Pixel Scroll 11/3/18 If You Tick The Box I’m On You Will Know When Posts Are Done

(1) MARTIAN SAVINGS TIME. If you’re tempted to complain about having to reset your clock, think about these folks at JPL: “When flying to Mars is your day job”.

When the spacecraft is sleeping at night, we work. So we get all the data down, look at it and tell the spacecraft: “Hey InSight, tomorrow these are the tasks I want you to do!”

And then we uplink it, right before it wakes up in the morning. Then we go to bed and the spacecraft does its work.

But because the Mars day shifts every day, we also have to shift our schedule by an hour every day. So the first day we’ll start at 6am, and then [the next] will be 7am… 8am… 9am… and then we take a day off.

(2) THE BIG BUCKS. The Bank of England is taking nominations — “Think science for the new £50 note”.

You can nominate as many people as you like. But anyone who appears on the new £50 note must:

  • have contributed to the field of science
  • be real – so no fictional characters please
  • not be alive – Her Majesty the Queen is the only exception
  • have shaped thought, innovation, leadership or values in the UK
  • inspire people, not divide them

Or write to: Think Science, Bank of England, Threadneedle Street, London EC2R 8AH.

You’ve got until Friday 14 December 2018. We’ll announce the chosen character in 2019.


(3) FANTASY CHOW. Atlas Obscura readers filled out their menus with “The Fictional Foods We Wish Were Real”.

What fictional foods make you as excited as a hobbit in a pantry?

Sure, you can buy a Wonka Bar at any candy store. You can drink a sugary Butterbeer at the Wizarding World of Harry Potter attraction in Orlando. And you can find a recipe for Lembas Bread on about a million Lord of the Rings fan sites. But none of these initially fictional foods could ever live up to how we imagined they would taste when we first saw or read about them….

Recently, we asked Atlas Obscura readers to tell us which fictional food had sparked their imaginations more than any other….

We’ve collected our favorite responses below. Next time you encounter a mouth-watering food that doesn’t exist, try and decide for yourself what incredible, impossible flavors it might actually have….

Pan Galactic Gargle Blaster from The Hitchhiker’s Guide to the Galaxy

What might it taste like?
“A cataclysm of citrus with an effervescent apocalypse. Anything that would make you simultaneously evolve and devolve seems like an interesting way to not die.” — Ian Maxwell, Denver, Colorado USA

A Shmoo from the Lil’ Abner Comics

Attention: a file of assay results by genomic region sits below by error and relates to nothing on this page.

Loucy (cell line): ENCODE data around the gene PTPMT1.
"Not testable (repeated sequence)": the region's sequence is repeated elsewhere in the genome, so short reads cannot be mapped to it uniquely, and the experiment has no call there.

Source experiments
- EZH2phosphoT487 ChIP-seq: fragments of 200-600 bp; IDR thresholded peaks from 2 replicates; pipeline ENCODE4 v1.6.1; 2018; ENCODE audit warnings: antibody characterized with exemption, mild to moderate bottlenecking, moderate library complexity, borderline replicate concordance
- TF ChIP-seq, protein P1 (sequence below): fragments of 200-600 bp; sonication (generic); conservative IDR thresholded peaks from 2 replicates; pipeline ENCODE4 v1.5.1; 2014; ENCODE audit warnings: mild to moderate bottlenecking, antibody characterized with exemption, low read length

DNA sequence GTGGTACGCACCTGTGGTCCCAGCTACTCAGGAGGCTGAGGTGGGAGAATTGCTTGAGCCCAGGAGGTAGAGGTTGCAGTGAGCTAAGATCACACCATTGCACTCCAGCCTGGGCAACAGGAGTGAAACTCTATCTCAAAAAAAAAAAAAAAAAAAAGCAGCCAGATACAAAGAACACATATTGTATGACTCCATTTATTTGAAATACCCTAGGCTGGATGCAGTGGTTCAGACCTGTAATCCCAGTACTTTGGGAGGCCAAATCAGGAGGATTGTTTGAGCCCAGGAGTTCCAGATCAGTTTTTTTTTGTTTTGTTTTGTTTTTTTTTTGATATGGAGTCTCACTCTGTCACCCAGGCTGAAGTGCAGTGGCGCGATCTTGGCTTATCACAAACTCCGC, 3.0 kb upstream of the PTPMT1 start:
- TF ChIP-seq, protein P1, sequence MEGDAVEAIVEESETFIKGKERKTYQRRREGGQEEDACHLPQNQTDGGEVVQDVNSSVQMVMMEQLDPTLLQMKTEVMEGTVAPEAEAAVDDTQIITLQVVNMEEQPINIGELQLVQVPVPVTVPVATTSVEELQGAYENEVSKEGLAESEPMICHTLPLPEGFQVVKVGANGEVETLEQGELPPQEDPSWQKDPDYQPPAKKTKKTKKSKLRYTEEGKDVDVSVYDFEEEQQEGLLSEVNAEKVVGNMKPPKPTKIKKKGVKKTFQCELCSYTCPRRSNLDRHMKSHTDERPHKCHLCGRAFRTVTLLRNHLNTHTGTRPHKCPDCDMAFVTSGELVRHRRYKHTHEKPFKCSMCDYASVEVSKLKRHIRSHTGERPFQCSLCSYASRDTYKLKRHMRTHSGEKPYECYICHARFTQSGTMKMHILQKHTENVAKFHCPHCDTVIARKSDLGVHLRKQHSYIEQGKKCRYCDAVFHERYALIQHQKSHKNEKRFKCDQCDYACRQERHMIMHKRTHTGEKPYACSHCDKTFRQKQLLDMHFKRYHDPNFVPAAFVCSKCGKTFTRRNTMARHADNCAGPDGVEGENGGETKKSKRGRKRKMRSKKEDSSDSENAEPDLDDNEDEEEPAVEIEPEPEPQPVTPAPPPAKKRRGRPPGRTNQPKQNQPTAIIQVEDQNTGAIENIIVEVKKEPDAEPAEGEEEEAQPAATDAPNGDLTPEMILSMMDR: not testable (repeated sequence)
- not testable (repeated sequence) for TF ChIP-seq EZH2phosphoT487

What might it taste like?
“It says it can taste like steak, chicken or oysters… They are genial playmates for children and then will jump into your frying pan and become dinner. I’ve always remembered the shmoo.” — Roseann Milano, Tucson, Arizona…

Roast Porg from The Last Jedi

What might it taste like?
“Teriyaki chicken. Chewbacca wanted to cook one in The Last Jedi. Might be succulent and savory.” — Leon Easter, Stockton, California

(4) CORDWAINER SMITH’S ALTER EGO. Paul DiFilippo has reproduced Paul M.A. Linebarger’s 1951 article for Nation’s Business, “Hotfoot for Stalin” at theinferior4.

(5) A HORSE, OF COURSE. William Shatner told a LA Times interviewer his fitness secrets: “How horses and e-bikes help William Shatner stay fit and creative at 87”

Horseback riding? How does that keep you fit?

My business manager once said: “Don’t buy anything that eats while you sleep.” Thankfully, I ignored that advice. My wife, Elizabeth, and I have horses in Kentucky and in Moorpark. I’ll ride two, three hours every morning that I’m not working — two or three days a week. People don’t realize it, but you’re not just passively sitting there on a horse. Riding is a stretching and strengthening exercise. It requires balance, expertise, finesse and strength.

(6) SWOFFORD OBIT. Actor Ken Swofford died November 1. He mostly played authority figures —

… On the big screen, Swofford had roles in Robert Wise’s The Andromeda Strain (1971), Stanley Kramer’s The Domino Killings (1977), Blake Edwards’ S.O.B. (1981), John Huston’s Annie (1982) and Ridley Scott’s Thelma & Louise (1991).

…Swofford provided the voice of the title character in the 2018 short film Happy the Angry Polar Bear, written and directed by his grandson.


[Compiled by Cat Eldridge and JJ.]

  • November 3, 1925 – Monica Hughes, Writer from England who emigrated to Canada, and became known as known as one of Canada’s best writers for children and young adults, especially science fiction. She is best known for the Isis Trilogy, about the descendants of Earth colonists on a far-flung planet, which won the Phoenix Award from the Children’s Literature Association. Invitation to the Game, a hard science fiction dystopian novel which features robots and has been translated into numerous languages, won the Hal Clement Young Adult Award.